• Andy Ross

Star Trek: The Director’s Edition


The 1970s were an interesting time for “Star Trek.” The TV series ended in June 1969 after three years on NBC where it struggled for ratings. The show’s devoted fanbase had successfully lobbied NBC for a third year after they canceled the show in 1968, but this time it was finally over. “Star Trek” soon entered syndication, the long-standing practice of offering reruns of network TV shows to local stations to air at their choosing.


Soon, that devoted audience began to grow into a rabid cult following, and “Star Trek” found success that had eluded it during its run on NBC. There were rumors of “Star Trek” returning to TV amid its newfound popularity. There was a Saturday morning cartoon spin-off of the original series which brought back much of the cast and creative team, but it only ran for 22 episodes.


Flash-forward to Summer 1977 and “Star Wars” becoming the biggest thing that had ever happened to movies. Quickly, every studio was trying to scramble to get a piece of the huge revenue “Star Wars” created for 20th Century Fox. Allegedly, one day in a board room at Paramount Pictures they were all wondering what they could do to cash in on the craze when a new executive raised the question “don’t we own Star Trek?”


The program had become a part of the longtime studio when Lucille Ball’s production company Desilu was sold to them due to financial difficulty. Desilu’s difficulty came from how expensive “Star Trek” was to make, versus how much profit it would provide. Lucy believed in the concept and insisted the show keep being made. Long story short if you like “Star Trek” thank Lucy.


Quickly, “Star Trek: The Motion Picture” was rushed into production. Work had begun on a new Trek TV series called “Phase 2” which was to be for a new TV network Paramount was planning, but that was abandoned and some of the material already set for that show were ported over to the big screen debut. Oscar-winning director Robert Wise was brought in to helm the film, with a December 1979 release date locked the production was a bit of a mess. The film went over budget and had too little time to be finished.


It was so rushed that Wise flew with the finished film print to the movie’s preview in Washington, D.C. in a seat next to him, with the film still wet from the laboratory. The movie opened to mixed reviews and enthusiasm, but did make enough money to warrant a sequel and would secure the future of the franchise. Wise, however, was largely dissatisfied with the experience. Feeling that he never got the chance to finish the movie.



20 years after “The Motion Picture” premiered and “Star Trek” was doing quite well in movies and new TV projects, Wise approached Paramount and asked if he could finish it. Paramount agreed and in 2000 onto DVD came “Star Trek: The Motion Picture — The Director’s Edition.” Wise worked with a team at the studio to find every scrap of film in the vaults and reassemble it into a shape that was closer to what he always wanted.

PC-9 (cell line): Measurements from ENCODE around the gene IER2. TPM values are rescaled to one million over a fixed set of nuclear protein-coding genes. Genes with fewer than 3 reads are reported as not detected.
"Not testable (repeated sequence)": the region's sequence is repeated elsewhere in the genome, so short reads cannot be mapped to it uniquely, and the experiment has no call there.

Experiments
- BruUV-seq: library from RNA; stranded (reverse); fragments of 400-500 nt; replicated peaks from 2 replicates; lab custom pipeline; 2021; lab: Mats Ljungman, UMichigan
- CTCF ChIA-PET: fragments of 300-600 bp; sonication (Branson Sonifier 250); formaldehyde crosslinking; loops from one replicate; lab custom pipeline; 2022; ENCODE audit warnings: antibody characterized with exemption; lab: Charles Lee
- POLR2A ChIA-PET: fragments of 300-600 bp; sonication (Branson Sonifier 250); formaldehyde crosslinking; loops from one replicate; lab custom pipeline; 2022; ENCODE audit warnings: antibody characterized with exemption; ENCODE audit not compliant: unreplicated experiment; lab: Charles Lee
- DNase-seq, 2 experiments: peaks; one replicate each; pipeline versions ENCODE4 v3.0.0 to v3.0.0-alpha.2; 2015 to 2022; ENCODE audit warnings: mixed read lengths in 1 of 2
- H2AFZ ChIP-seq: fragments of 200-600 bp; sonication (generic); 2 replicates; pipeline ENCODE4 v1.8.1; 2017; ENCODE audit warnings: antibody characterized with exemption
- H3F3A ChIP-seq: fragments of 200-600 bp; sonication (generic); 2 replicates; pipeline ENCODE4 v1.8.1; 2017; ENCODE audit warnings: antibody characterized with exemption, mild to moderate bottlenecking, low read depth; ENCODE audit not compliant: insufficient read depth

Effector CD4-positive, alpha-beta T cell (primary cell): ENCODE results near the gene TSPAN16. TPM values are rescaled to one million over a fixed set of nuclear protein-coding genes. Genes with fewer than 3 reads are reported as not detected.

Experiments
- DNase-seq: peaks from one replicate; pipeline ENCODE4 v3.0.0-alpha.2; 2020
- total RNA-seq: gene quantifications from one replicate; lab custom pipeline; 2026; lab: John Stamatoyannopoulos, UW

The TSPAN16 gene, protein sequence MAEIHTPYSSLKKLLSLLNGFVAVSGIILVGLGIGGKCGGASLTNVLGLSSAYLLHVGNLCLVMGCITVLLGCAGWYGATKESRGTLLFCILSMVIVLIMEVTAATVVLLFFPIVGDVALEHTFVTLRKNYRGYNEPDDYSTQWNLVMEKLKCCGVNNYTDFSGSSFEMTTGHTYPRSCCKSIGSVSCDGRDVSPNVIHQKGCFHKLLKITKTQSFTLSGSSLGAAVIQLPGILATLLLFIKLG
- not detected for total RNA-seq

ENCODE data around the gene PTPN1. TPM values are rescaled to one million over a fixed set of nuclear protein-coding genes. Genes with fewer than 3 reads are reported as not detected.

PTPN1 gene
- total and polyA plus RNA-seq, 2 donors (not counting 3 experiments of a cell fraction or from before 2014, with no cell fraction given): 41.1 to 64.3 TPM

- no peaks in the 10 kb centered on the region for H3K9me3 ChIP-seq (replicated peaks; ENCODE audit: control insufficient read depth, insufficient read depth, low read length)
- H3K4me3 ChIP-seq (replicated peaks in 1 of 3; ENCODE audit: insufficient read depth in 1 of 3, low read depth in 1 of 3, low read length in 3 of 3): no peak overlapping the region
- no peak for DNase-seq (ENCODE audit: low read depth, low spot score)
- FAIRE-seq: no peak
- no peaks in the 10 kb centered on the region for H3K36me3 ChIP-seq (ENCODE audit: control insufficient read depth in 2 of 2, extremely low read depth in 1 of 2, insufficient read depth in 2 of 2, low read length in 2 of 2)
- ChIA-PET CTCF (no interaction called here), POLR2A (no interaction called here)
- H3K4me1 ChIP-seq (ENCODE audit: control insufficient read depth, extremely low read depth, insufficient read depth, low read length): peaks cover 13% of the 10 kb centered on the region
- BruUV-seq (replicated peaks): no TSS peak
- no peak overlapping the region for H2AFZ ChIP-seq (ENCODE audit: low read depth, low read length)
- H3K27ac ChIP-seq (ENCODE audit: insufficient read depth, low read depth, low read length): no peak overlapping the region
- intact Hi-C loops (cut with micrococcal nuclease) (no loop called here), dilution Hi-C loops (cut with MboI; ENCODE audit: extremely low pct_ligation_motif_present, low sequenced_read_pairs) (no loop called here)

The advent of computer effects meant it was easy and affordable to fix certain shots and put in things that couldn’t be done due to cost and time. The Director’s Edition was received with great praise and Wise was at long last happy with the movie. Though the director would sadly pass away in 2005, it was felt that The Director’s Edition was an improvement, but it still wasn’t quite the full cinematic experience.


That is, until this past April. The team that worked with Wise 22 years ago came back to the film to create a top to bottom, intensive restoration of his vision in 4K Ultra High Definition resolution. Every single element of 35mm film related to the movie was located and scanned in 4K resolution. Using computers, soft effects shots made with an optical printer were now able to be combined digitally from their 35mm negatives. Giving much sharper clarity and definition.


The most astounding thing about this new version of Wise’s vision is that those 22-year-old CGI computer files still existed. Using people far smarter than I, those files were imported to modern graphics computers and re-rendered into 4K. The results premiered last April on Paramount+, the streaming service, and last week were released to home video on UHD Blu-ray. The results are truly staggering, and whereas 20 years ago it felt like a vision of what Robert Wise always had in mind, it now feels, at long last, like a completed movie.


It’s exciting, both as someone very concerned about film preservation and restoration and as someone who although I don’t think of myself as a Trekkie, I do enjoy “Star Trek” and have a model of the Enterprise on my desk. It’s also a great way to honor a truly great director, Wise after all was behind both “West Side Story” and “The Sound of Music,” by giving his vision a truly completed form for the first time.


Thought I watched the film on Paramount Plus in April, I’m very excited to get my hands on the UHD blu-ray of the movie. Why? Because streaming 4K video is a bit throttled compared to a disc. Streaming online at an average bitrate of 36 megabits per second to a UHD blu-ray’s 98 megabits per second. Call me old fashioned, but it’s a win for physical media. See you next week.